In that sense what happens is that at certain points—say, at the end of the day—we have to clear the queues out. It is no different, in a sense, from running a club or a bouncer letting people come in to that environment. You can only let a certain number of people in to that environment to protect the telephone infrastructure and to make sure that you handle the workload in a suitable fashion; otherwise we would be working every day of the week 24/7. So we try to restrict it very much to a demand situation where we do it, or to protect our infrastructure. The easiest way to fix wait times is to introduce more engaged signals. Previously, that is what we did. With respect to the level of blocking previously, there were far more blocked calls than we ever answered in any given year.

[My comment:]

It is important to keep in mind the fact that Centrelink prosecutes up to 14 people per day for not reporting their income, but this tidbit from Hansard reveals that Centrelink actively runs a Denial of Service program that blocks up to 31.7% of calls for the express purpose of preventing its computer system from going into melt-down.

Quite clearly, if the ISIS system used to service 7.3 million Australians on welfare is not up to speed and capable of servicing less than 1/3rd of of Australia’s population, what made David Kalisch think that the ABS system was up to the task of servicing the entire nation of 24 million people?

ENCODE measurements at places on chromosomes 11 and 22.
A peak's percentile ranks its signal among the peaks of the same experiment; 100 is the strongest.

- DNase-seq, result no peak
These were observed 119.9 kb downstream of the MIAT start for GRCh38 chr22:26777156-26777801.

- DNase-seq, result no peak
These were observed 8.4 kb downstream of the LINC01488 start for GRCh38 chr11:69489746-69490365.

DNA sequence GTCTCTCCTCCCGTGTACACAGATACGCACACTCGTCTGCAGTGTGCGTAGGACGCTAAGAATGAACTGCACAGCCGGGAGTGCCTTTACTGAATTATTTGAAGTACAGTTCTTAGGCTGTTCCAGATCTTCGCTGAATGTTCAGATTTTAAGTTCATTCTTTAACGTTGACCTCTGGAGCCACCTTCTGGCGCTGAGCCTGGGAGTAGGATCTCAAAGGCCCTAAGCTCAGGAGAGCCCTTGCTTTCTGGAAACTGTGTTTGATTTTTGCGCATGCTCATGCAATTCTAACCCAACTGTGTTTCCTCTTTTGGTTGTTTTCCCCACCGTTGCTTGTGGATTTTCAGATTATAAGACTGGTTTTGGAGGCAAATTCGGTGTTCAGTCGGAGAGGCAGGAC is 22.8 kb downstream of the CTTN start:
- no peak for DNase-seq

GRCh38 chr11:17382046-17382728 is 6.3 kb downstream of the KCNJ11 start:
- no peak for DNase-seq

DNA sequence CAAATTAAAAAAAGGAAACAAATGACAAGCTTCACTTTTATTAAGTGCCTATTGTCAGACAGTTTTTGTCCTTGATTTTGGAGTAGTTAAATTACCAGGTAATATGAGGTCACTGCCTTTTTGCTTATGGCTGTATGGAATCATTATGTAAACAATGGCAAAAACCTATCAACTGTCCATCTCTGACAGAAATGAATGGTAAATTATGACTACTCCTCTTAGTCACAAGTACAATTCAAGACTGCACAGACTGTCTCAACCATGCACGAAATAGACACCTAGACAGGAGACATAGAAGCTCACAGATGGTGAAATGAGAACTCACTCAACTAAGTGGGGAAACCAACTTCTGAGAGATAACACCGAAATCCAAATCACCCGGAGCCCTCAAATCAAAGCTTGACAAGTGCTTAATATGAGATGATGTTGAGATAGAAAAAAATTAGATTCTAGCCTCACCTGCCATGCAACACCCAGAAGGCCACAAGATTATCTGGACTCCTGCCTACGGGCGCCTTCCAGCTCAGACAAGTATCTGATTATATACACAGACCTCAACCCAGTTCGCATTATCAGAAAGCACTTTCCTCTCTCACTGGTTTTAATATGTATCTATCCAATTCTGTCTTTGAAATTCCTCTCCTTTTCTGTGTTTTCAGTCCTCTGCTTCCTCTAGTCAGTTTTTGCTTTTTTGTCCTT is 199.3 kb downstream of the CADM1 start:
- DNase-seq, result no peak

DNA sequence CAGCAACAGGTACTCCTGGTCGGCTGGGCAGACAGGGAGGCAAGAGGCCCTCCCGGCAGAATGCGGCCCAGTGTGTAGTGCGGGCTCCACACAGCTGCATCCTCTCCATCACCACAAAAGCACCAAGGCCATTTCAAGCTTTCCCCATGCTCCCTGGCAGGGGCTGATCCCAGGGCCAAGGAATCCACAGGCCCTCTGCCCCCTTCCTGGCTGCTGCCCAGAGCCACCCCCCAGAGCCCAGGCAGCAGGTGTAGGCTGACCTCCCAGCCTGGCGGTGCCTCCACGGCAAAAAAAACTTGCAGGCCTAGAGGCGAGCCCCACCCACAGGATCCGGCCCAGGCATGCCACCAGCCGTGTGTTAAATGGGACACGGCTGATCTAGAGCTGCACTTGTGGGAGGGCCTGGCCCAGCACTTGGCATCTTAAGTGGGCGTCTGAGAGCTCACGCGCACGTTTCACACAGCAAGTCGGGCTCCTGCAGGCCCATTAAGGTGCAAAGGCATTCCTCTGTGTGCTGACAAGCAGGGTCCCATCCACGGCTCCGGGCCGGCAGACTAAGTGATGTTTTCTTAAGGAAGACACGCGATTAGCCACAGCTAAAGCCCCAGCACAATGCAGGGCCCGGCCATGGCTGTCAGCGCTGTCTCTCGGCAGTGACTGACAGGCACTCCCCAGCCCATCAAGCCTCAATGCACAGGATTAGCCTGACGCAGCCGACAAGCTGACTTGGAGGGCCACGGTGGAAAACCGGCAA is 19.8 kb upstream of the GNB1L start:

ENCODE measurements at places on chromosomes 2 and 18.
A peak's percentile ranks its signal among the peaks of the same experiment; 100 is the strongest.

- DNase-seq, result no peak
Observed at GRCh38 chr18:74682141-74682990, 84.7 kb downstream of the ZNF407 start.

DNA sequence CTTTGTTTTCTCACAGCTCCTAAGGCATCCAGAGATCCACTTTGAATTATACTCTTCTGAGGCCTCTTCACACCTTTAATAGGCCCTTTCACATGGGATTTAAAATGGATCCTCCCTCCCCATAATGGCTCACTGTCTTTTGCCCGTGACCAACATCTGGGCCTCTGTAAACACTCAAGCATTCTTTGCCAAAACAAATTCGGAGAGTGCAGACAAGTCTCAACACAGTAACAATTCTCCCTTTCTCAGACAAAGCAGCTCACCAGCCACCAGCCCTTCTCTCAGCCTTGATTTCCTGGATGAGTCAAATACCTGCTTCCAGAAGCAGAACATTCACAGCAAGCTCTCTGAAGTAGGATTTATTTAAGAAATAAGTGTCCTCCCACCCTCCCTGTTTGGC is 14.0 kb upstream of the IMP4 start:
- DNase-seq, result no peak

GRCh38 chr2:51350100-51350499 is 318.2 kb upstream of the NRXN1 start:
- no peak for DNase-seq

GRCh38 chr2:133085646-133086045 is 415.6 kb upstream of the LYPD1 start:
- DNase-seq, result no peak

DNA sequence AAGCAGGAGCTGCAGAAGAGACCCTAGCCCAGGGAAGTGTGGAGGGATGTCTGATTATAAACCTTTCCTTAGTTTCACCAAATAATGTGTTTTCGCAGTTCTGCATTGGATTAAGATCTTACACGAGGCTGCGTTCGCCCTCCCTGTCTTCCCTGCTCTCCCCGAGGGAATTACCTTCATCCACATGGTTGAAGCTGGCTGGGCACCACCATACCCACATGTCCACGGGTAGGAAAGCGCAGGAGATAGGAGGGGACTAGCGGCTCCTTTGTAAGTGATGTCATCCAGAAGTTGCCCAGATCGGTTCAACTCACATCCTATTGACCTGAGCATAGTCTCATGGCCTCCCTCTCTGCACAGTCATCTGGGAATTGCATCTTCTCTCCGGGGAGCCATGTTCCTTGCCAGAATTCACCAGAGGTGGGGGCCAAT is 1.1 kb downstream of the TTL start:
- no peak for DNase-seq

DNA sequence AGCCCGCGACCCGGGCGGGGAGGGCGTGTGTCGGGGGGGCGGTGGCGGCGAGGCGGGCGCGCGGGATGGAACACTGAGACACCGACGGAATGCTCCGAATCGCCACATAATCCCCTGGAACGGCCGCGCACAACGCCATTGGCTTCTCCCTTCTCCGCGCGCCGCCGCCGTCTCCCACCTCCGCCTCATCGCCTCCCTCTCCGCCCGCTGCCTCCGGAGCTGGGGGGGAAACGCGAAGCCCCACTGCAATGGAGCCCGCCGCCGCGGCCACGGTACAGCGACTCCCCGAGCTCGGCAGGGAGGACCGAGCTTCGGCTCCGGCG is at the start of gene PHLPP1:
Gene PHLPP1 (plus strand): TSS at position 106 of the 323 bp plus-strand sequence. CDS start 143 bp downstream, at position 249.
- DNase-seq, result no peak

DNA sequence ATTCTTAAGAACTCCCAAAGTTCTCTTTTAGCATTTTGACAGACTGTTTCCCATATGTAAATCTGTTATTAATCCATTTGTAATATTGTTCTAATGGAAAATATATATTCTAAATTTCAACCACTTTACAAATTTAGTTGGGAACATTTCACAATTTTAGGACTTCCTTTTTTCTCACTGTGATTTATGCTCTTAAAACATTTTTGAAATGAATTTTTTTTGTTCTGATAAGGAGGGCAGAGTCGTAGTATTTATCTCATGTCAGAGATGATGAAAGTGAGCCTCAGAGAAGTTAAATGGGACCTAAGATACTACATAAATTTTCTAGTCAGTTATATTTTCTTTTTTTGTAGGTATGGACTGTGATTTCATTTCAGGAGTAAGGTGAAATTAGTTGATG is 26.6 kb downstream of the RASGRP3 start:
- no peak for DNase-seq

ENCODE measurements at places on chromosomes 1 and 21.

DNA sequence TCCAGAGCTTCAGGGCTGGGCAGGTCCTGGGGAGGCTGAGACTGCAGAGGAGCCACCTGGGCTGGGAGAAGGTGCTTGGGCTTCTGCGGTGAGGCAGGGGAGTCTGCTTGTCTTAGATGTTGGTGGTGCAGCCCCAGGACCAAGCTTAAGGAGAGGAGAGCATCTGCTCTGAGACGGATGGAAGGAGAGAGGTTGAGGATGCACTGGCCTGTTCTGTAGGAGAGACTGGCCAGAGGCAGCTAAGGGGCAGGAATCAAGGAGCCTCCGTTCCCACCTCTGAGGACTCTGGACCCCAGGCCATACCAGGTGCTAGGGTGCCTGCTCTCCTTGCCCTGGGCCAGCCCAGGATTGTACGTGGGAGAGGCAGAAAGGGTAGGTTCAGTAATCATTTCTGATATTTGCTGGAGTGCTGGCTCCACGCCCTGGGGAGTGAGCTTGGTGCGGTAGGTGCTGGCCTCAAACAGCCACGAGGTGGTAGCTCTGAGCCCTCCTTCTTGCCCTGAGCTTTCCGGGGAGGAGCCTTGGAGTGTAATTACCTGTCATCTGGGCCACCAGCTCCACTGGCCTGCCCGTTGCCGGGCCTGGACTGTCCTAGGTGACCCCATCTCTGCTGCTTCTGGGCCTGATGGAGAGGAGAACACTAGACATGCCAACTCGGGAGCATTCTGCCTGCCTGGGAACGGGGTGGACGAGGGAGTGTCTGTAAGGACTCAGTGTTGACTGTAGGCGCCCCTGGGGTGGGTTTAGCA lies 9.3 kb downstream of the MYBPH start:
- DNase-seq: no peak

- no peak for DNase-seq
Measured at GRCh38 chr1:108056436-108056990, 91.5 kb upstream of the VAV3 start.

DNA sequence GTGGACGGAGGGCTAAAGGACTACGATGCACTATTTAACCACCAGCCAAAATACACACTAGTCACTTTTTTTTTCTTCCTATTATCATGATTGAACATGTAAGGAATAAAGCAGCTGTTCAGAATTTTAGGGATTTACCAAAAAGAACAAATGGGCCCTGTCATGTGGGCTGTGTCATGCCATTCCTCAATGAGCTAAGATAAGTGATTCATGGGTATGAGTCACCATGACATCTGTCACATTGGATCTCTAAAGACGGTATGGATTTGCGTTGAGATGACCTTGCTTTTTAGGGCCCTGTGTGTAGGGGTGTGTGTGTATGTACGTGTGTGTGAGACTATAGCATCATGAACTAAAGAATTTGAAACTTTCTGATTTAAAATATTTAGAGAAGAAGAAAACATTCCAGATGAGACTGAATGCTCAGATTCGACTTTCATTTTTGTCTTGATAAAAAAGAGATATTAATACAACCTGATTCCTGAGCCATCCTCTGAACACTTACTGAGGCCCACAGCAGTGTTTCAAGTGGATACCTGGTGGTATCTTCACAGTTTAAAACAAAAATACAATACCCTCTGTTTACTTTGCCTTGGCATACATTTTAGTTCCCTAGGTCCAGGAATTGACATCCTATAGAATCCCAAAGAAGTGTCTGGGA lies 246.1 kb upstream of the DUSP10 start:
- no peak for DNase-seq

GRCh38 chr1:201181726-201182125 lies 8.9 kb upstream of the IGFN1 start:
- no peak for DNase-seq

In 14.6 of the Home Insulation Program royal commission report, Commissioner Hanger had some very tough words for senior public servants who made some very bad assumptions without carefully checking the facts. In 14.6.10 and 14.6.11  of his report he said:

14.6.10 it is also said: Responsive advice is frank, honest, comprehensive, accurate and timely. The advice should be evidence-based, well argued and creative, anticipate issues and appreciate the underlying intent of government policy. Responsive advice is also forthright and direct and does not withhold or gloss over important known facts or ‘bad news’.

 14.6.11 It is a shame that those entrusted with the implementation of the HIP did not adhere to these principles.

When you think about it, these findings apply equally to both the census debacle and the fact that the Department of Human services have concealed for over 30-years the fact that the ISIS software system, i.e. the IBM 204 software package, was NEVER fit for the intended purpose and as a consequence, billions of dollars in overpayments that the DHS are not legally allowed to recover, are currently being recovered by fraudulent means.

That last point is not hype, as I shall demonstrate in my next posting.

Ronald Medlicott – A Christian lay advocate for justice in Australia.




This entry was posted in Human Rights violations, News and politics, Political, Uncategorized, Welfare rights and tagged , , , , , , , , , , , , , . Bookmark the permalink.